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Also called cavaedium. the main or central room of an ancient Roman house, open to the sky at the center and usually having a pool for the collection of rain water.
a courtyard, flanked or surrounded by porticoes, in front of an early or medieval Christian church.
a skylit central court in a contemporary building or house.

Anatomy. either of the two upper chambers on each side of the heart that receive blood from the veins and in turn force it into the ventricles.
Contemporary Examples

He had reassembled the weapon in a bathroom and stepped out onto a fourth-floor walkway overlooking an atrium.
Inside the Washington Navy Yard’s Building 197 During Alexis’s Rampage Michael Daly September 18, 2013

The PBS broadcast will also be screened for free, beginning at 9:00 p.m., at the David Rubenstein atrium at Lincoln Center.
The New York Philharmonic and Credit Suisse Kick Off the 2010-11 Season with a Free Dress Rehearsal Daily Beast Promotions September 21, 2010

He was wounded as he and a number of comrades exchanged fire with Alexis, by one account across the atrium.
Inside the Washington Navy Yard’s Building 197 During Alexis’s Rampage Michael Daly September 18, 2013

Historical Examples

He is not known to be represented anywhere in art, save in the almost obliterated frescoes in the atrium of this church.
Walks in Rome Augustus J.C. Hare

In the house of Vettius the two money chests were found in the atrium.
Buried Cities: Pompeii, Olympia, Mycenae Jennie Hall

The Dipnoans37 show an important advance on the conus as in atrium and ventricle.
Encyclopaedia Britannica, 11th Edition, Volume 14, Slice 3 Various

This basin was in the center of the atrium, the most important room in the house.
Buried Cities: Pompeii, Olympia, Mycenae Jennie Hall

The nearer doors belong to chambers which open into the atrium.
Museum of Antiquity L. W. Yaggy

Fauces, the passage from the atrium to the peristyle in a Roman house.
Architecture Thomas Roger Smith

He called the chief of the atrium then, and gave the needful orders.
Quo Vadis Henryk Sienkiewicz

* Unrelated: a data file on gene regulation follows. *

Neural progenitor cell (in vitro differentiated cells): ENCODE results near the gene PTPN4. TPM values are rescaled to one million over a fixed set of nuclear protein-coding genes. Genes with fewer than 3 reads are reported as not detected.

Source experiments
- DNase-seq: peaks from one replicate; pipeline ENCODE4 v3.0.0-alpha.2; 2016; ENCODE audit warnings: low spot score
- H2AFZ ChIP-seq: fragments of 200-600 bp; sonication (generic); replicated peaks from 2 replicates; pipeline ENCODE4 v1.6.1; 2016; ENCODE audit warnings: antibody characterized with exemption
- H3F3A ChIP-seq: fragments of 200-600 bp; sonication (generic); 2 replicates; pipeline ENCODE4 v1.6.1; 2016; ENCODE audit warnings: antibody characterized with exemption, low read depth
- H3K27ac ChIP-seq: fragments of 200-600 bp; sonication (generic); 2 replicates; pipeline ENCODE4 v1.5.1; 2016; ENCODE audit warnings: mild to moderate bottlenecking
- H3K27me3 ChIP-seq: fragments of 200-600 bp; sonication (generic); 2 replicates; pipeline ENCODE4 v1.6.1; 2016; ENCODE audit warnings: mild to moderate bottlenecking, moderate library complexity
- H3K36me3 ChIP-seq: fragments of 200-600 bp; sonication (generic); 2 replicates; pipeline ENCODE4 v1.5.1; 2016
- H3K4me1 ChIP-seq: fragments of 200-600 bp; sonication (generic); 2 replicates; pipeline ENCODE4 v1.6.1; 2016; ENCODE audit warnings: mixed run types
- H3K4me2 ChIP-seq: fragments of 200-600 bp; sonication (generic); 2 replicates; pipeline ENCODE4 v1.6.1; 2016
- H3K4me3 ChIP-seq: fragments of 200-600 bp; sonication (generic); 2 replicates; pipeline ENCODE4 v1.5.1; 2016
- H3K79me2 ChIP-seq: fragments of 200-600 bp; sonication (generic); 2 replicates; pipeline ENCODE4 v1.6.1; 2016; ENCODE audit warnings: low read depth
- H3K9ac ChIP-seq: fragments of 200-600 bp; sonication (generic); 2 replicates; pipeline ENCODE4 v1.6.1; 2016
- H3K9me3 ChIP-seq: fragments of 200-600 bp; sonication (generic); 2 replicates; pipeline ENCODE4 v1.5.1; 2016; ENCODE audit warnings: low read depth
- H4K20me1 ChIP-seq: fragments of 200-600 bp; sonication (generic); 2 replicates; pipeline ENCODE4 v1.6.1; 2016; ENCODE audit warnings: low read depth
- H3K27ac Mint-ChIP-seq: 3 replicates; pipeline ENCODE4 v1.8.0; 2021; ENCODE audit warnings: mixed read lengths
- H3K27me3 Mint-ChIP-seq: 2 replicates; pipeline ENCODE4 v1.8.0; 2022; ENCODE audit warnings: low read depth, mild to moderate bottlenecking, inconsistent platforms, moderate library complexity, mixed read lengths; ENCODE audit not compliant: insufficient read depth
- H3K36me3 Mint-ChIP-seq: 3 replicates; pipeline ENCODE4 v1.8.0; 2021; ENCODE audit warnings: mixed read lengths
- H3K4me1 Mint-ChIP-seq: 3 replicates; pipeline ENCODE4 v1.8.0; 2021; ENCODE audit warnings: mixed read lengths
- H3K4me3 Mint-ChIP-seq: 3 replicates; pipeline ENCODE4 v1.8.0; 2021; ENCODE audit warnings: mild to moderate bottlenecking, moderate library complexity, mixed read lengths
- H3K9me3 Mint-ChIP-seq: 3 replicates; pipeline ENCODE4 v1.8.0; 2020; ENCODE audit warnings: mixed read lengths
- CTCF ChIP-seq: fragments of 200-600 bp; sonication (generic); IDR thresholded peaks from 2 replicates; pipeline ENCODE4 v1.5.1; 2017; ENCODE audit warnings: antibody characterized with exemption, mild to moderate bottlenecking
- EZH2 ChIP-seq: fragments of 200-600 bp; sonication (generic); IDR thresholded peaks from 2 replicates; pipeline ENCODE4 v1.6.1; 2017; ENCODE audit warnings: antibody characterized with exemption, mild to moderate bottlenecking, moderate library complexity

noun (pl) atria (ˈeɪtrɪə; ˈɑː-)
the open main court of a Roman house
a central often glass-roofed hall that extends through several storeys in a building, such as a shopping centre or hotel
a court in front of an early Christian or medieval church, esp one flanked by colonnades
(anatomy) a cavity or chamber in the body, esp the upper chamber of each half of the heart

1570s, from Latin atrium “central court or main room of an ancient Roman house, room which contains the hearth,” sometimes said (on authority of Varro, “De Lingua Latina”) to be an Etruscan word, but perhaps from PIE *ater- “fire,” on notion of “place where smoke from the hearth escapes” (through a hole in the roof). Anatomical sense of “either of the upper cavities of the heart” first recorded 1870. Meaning “skylit central court in a public building” first attested 1967.

atrium a·tri·um (ā’trē-əm)
n. pl. a·tri·ums or a·tri·a (ā’trē-ə)

A chamber or cavity to which several chambers or passageways are connected.

Either the right or the left upper chamber of the heart that receives blood from the veins and forces it into a ventricle.

That part of the tympanic cavity that lies below the eardrum.

A subdivision of the alveolar duct in the lung from which the alveolar sacs open.

Plural atria or atriums
A chamber of the heart that receives blood from the veins and forces it by muscular contraction into a ventricle. Mammals, birds, reptiles, and amphibians have two atria; fish have one.


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